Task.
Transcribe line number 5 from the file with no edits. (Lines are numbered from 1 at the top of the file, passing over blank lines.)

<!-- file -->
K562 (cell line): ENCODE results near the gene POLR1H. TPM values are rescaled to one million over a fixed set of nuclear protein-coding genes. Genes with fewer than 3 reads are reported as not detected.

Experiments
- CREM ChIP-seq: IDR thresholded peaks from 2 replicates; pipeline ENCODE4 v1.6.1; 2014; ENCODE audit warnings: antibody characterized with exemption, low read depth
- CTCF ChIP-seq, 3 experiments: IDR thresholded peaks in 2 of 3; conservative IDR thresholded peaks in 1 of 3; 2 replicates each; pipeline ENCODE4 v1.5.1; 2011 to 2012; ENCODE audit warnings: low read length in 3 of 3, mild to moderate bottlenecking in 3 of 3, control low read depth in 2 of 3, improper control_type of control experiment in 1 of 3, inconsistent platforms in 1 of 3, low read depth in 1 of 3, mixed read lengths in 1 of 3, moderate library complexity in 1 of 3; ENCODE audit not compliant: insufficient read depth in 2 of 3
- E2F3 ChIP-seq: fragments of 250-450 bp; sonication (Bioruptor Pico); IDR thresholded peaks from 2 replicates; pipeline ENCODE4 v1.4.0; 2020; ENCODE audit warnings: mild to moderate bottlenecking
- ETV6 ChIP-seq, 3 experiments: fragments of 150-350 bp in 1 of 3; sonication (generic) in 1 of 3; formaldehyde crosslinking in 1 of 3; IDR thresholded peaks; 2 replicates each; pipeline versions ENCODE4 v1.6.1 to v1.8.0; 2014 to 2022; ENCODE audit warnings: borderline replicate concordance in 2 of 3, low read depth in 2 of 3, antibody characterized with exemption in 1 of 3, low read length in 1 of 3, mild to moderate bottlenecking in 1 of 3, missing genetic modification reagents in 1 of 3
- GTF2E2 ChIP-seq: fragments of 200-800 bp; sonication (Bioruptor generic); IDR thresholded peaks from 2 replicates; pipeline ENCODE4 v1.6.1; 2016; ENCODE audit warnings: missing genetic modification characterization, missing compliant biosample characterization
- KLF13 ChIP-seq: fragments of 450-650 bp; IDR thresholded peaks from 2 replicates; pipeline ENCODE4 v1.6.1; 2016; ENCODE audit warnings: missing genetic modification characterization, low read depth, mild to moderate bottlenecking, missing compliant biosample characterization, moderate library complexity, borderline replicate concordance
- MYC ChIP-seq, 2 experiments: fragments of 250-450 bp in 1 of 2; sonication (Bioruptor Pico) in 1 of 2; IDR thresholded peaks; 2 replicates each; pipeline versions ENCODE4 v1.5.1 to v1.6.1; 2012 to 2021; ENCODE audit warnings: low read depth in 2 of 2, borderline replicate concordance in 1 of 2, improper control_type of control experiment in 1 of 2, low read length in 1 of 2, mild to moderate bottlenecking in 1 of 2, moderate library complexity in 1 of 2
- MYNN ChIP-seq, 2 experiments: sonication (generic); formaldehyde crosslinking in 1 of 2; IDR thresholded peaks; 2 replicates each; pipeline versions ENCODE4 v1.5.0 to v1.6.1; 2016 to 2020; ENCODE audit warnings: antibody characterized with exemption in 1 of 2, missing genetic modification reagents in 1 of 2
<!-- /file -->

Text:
- E2F3 ChIP-seq: fragments of 250-450 bp; sonication (Bioruptor Pico); IDR thresholded peaks from 2 replicates; pipeline ENCODE4 v1.4.0; 2020; ENCODE audit warnings: mild to moderate bottlenecking